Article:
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Now the more serious tuff: the project we are running involves the phenotyping of the lacuno-canalicular network during 3 stages of bone fracture healing in mice. I planned to prepare the samples and acquire different sets of data in a 6 months period. It was an intense time since I had a quite ambitious plan of preparing more than 1200 sections and acquiring approximately 1000 microscopic datasets, to enable me to complete my PhD. The Orthopaedic and Biotechnology Unit was a great place for running my animal study since they have a massive know-how on bone fracture healing and they have also incredibly experienced lab technicians. Sometimes I feared that my plan wouldn’t fit in the time I had at my disposal in case something went wrong… Fortunately Murphy’s law did not hold this time and I just had a couple of unforeseen issues which allowed me to keep pretty much on schedule and I could even get holidays towards the end of my stay. ”

Do as Michaele, and take the chance to apply for ESB mobility awards 2016. Look out for the call in spring 2016.

 

Report from the student events at the ESB in Prague – July 2015!

The student committee was very happy to see all the people that decided to join our activities in Prague. We arranged one social evening together with the local organizers and one lunch workshop.

Social Evening

The social evening was a night in town held in the old parts of the town, and it was a very nice venue. Unfortunately, the promised band (the famous BEDrock band composed of Biomechanics researchers and professors!) had to cancel their performance because they were missing their drummer. However, we are hoping they will be able to perform at the next ESB conference. Instead a local DJ was keeping up the rhythms and many students spent the evening eating, drinking and mingling to increase their network.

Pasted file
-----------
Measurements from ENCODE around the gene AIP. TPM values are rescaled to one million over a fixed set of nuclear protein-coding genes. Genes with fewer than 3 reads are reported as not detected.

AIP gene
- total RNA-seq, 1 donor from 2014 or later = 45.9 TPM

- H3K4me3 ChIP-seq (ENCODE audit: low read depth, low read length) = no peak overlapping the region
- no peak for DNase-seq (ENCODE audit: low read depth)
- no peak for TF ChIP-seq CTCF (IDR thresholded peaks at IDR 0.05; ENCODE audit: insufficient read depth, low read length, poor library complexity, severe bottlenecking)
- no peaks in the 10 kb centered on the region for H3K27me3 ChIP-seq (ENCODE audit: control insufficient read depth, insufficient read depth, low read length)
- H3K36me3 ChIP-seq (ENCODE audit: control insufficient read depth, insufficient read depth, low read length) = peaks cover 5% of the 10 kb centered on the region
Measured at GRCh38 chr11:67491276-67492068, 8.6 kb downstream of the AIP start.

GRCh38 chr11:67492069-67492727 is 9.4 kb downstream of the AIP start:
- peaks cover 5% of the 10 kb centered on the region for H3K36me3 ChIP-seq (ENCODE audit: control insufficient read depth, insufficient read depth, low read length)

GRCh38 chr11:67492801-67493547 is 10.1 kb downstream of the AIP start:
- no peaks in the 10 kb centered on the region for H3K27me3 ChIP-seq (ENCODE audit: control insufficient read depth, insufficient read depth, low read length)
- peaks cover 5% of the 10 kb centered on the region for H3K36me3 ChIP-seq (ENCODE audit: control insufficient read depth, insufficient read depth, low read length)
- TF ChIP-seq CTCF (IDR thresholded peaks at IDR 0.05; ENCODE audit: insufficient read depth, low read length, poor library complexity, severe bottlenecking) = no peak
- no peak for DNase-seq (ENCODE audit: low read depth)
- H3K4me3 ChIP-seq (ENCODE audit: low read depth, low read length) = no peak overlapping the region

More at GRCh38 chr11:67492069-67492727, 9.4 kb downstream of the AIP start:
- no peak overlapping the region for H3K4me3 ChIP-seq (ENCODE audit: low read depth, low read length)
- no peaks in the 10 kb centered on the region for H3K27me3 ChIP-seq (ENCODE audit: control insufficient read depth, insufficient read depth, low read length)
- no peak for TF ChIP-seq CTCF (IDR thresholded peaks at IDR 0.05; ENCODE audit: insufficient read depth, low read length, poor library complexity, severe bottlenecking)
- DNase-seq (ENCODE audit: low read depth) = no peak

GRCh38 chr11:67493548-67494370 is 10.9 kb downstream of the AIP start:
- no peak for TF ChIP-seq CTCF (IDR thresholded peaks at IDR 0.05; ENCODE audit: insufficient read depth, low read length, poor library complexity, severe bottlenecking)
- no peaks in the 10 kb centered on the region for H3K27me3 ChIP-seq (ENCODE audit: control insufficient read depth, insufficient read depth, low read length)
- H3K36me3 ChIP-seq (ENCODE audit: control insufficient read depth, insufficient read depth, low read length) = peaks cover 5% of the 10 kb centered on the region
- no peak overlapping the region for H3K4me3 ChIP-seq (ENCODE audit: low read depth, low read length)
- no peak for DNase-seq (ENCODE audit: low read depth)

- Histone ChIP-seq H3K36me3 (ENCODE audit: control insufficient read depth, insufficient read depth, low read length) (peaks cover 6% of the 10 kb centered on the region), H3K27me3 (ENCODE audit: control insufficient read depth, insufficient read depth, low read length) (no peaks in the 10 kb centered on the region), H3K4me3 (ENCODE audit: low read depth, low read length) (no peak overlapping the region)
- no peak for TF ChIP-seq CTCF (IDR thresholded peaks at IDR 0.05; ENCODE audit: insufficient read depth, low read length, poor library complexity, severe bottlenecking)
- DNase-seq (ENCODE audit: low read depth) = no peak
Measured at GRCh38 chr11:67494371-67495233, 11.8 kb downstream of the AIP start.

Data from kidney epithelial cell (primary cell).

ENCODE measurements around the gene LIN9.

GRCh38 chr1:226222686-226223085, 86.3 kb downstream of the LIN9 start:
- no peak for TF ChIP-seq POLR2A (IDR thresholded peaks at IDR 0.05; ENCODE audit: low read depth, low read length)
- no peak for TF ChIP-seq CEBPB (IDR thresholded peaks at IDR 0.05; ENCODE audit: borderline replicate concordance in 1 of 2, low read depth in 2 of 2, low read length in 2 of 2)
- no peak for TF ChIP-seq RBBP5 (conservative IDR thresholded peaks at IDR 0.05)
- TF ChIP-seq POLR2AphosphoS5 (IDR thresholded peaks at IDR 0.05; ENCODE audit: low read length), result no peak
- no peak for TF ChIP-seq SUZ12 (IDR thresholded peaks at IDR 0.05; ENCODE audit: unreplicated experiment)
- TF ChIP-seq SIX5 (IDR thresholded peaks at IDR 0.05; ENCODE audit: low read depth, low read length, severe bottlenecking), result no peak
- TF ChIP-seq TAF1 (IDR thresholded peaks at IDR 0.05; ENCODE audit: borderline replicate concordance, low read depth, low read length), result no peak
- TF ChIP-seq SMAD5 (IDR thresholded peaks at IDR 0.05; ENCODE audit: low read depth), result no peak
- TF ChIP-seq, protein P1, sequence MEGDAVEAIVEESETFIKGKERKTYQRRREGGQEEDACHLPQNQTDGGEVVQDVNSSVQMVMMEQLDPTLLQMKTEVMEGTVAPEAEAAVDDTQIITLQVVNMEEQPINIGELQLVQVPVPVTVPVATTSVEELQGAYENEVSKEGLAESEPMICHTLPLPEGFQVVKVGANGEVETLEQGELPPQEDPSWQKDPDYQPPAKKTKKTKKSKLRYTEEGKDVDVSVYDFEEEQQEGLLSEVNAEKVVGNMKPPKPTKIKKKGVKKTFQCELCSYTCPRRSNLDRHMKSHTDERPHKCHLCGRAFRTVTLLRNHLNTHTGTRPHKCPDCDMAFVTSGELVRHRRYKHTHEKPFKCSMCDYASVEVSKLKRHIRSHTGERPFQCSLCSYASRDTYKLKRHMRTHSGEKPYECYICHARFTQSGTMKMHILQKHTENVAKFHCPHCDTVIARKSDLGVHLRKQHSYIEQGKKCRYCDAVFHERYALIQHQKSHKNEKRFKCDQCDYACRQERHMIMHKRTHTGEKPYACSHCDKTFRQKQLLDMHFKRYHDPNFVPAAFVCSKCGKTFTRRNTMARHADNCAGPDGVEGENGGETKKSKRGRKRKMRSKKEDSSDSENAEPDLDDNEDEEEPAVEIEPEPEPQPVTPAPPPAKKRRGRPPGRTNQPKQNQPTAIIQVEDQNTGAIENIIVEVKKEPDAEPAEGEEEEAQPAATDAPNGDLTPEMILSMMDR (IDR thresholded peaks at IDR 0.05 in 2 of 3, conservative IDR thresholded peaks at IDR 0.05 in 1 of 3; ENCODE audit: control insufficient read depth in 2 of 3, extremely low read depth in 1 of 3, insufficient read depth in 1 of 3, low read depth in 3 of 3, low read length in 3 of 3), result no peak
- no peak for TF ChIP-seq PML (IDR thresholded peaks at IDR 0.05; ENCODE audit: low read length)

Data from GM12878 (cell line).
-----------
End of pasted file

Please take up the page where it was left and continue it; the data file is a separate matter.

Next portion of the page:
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Career Workshop: “Academia or industry, what to do with my post-PhD life?”

For most PhD students, the question which arises sooner or later is what to do next? We have all had the same question in mind at some stage. This year the student committee organized a workshop including a panel discussion to shed some lights on these issues. It was the first time we arranged this kind of workshop and we were very pleased with the outcome: The room was overfull with more than 70 students and post-docs. We hope that you also enjoyed the workshop and would very much appreciate your feedback. We would of course like to thank all our participants in the panel representing both academia, industry and somewhere in between, as well as Aurelie Carlier who nicely represented the fellow in need for advice.

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Please, let us know what topics you would like us to discuss at the next upcoming ESB meetings?

 

By Hanna Isaksson, on behalf of the whole student committee.